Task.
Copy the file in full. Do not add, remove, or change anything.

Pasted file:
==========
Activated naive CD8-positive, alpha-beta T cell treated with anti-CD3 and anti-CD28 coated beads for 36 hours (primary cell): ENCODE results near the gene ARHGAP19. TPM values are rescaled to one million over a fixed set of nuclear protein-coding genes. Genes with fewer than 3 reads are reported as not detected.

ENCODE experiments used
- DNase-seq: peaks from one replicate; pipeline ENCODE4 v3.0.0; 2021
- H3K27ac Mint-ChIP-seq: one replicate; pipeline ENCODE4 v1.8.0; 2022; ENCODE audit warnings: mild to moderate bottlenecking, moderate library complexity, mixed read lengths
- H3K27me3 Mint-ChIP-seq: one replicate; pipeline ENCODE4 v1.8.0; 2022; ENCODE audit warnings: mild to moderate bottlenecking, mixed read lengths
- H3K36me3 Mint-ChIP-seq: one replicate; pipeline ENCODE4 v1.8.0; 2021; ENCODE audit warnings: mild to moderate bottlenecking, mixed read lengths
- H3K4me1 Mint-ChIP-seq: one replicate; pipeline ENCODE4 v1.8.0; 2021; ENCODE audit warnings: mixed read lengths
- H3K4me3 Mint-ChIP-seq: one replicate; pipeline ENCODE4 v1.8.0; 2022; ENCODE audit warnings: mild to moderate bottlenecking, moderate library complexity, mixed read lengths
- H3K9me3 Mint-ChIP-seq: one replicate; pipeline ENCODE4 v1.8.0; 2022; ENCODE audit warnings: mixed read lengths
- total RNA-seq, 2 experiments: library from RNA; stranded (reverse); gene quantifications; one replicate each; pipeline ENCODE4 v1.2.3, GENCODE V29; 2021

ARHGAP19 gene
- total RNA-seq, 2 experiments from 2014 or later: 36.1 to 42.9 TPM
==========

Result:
Activated naive CD8-positive, alpha-beta T cell treated with anti-CD3 and anti-CD28 coated beads for 36 hours (primary cell): ENCODE results near the gene ARHGAP19. TPM values are rescaled to one million over a fixed set of nuclear protein-coding genes. Genes with fewer than 3 reads are reported as not detected.

ENCODE experiments used
- DNase-seq: peaks from one replicate; pipeline ENCODE4 v3.0.0; 2021
- H3K27ac Mint-ChIP-seq: one replicate; pipeline ENCODE4 v1.8.0; 2022; ENCODE audit warnings: mild to moderate bottlenecking, moderate library complexity, mixed read lengths
- H3K27me3 Mint-ChIP-seq: one replicate; pipeline ENCODE4 v1.8.0; 2022; ENCODE audit warnings: mild to moderate bottlenecking, mixed read lengths
- H3K36me3 Mint-ChIP-seq: one replicate; pipeline ENCODE4 v1.8.0; 2021; ENCODE audit warnings: mild to moderate bottlenecking, mixed read lengths
- H3K4me1 Mint-ChIP-seq: one replicate; pipeline ENCODE4 v1.8.0; 2021; ENCODE audit warnings: mixed read lengths
- H3K4me3 Mint-ChIP-seq: one replicate; pipeline ENCODE4 v1.8.0; 2022; ENCODE audit warnings: mild to moderate bottlenecking, moderate library complexity, mixed read lengths
- H3K9me3 Mint-ChIP-seq: one replicate; pipeline ENCODE4 v1.8.0; 2022; ENCODE audit warnings: mixed read lengths
- total RNA-seq, 2 experiments: library from RNA; stranded (reverse); gene quantifications; one replicate each; pipeline ENCODE4 v1.2.3, GENCODE V29; 2021

ARHGAP19 gene
- total RNA-seq, 2 experiments from 2014 or later: 36.1 to 42.9 TPM